Cellini's attorney Dan Webb told ABC7, "We are asking the court to throw out a portion of the jury verdict." He expects to file the motion on Monday with Judge James Zagel.
Prosecutors will argue against it.
Cellini was found guilty on two of four counts in the corruption case on November 1 when a jury concluded Cellini was part of an effort seven years ago to shake down a Hollywood movie producer for a $1.5 million campaign contribution for then Illinois governor Rod Blagojevich. The producer cried foul, the shakedown was never completed, and while the jury concluded that Cellini never directly said "give me the money or else," it still found he was part of a conspiracy to commit extortion.
Webb will ask the judge to throw out the two convictions. Because he was found not guilty in the other two counts, he cannot be retried as that would be double jeopardy, Webb said.
The female juror did not disclose her convictions for a drug possession and drunk driving without a license in 2000 and 2008, respectively.
Webb said because of that failure to disclose, she made false statements to the court; and because the juror is a convicted felon, she is legally ineligible to sit on a jury under federal law, which he said makes Cellini's jury illegal.
However, Randall Samborn, spokesperson for the U.S. Attorney's Office in Chicago said that's not the case. Through a statement, he said, "Federal law disqualifies persons who have been convicted of felonies from serving on juries only so long as their 'civil rights have not been restored.' Under Illinois law, civil rights are automatically restored upon the 'completion of any sentence of imprisonment or upon discharge from probation, conditional discharge or periodic imprisonment.' Thus, a person who has completed his or her sentence on a felony conviction is not disqualified from serving on a federal jury."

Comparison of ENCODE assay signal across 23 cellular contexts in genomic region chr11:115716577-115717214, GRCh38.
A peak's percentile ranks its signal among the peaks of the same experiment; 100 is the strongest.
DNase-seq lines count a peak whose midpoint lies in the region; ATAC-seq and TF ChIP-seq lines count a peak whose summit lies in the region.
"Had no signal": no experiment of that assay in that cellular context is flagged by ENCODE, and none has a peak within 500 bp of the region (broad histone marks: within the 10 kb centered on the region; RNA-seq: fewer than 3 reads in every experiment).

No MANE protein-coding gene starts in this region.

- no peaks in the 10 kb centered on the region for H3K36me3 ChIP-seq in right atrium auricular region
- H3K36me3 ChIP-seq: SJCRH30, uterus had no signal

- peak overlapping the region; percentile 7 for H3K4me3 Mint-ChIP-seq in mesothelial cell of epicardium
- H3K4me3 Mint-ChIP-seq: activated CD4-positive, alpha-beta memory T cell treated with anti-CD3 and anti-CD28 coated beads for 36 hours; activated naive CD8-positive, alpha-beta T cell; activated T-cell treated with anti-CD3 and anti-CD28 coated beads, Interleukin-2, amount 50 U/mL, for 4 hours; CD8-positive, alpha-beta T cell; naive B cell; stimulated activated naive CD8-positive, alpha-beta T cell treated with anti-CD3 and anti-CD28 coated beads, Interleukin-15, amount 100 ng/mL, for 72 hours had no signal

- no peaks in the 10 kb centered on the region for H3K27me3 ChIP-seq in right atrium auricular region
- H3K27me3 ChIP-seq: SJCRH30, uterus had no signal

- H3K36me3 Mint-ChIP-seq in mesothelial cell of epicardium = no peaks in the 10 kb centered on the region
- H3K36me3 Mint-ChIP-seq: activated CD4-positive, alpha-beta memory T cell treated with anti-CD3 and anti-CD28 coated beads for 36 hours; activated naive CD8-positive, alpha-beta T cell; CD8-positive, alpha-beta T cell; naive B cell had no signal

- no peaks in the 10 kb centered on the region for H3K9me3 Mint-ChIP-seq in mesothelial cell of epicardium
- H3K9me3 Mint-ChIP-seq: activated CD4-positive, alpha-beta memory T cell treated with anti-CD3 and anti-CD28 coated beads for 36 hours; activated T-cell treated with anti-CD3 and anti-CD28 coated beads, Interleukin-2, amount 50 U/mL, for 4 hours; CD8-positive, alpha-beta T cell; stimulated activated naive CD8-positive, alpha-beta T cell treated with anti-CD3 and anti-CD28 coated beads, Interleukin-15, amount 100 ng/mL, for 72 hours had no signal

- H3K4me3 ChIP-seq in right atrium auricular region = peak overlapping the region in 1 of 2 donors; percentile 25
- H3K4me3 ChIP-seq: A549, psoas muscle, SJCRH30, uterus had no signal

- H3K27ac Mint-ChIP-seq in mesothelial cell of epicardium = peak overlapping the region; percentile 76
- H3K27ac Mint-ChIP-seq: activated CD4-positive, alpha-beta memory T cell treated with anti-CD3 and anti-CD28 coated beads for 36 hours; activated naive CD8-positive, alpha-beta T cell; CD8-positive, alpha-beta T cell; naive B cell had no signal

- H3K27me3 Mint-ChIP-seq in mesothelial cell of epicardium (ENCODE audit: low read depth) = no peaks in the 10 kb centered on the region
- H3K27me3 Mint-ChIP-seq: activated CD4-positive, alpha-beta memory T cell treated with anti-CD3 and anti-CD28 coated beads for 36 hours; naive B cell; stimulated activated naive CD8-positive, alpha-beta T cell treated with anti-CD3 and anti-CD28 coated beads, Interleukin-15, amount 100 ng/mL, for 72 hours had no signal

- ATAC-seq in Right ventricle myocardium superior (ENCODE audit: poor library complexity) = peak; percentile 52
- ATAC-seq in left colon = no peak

Samborn declined to comment on the facts about the Cellini case, writing "it is appropriate to reserve our comments for the courtroom on matters that could be the subject of litigation."
"If the court finds that juror should have been off this jury then it will be a mistrial and they will have to start again," said attorney Ronald Safer, a former federal prosecutor who is not involved in the case.
"It can happen every day and probably does. And that's why courts are reluctant to go behind people's answers," said Safer said. "We don't want to do that but here, you've got something that is really black and white and difficult to overlook."
The Cellini appeal is similar to a strategy used by former governor George Ryan's defense team when appealing his corruption conviction. Two jurors were tossed during the trial for not disclosing on their jury forms their convictions. But the judge in that case replaced them, and the trial went on.
With Cellini, the deliberations are over and prosecutors say "federal law appropriately provides great respect for a jury's verdict, and holds that it should not be lightly disturbed."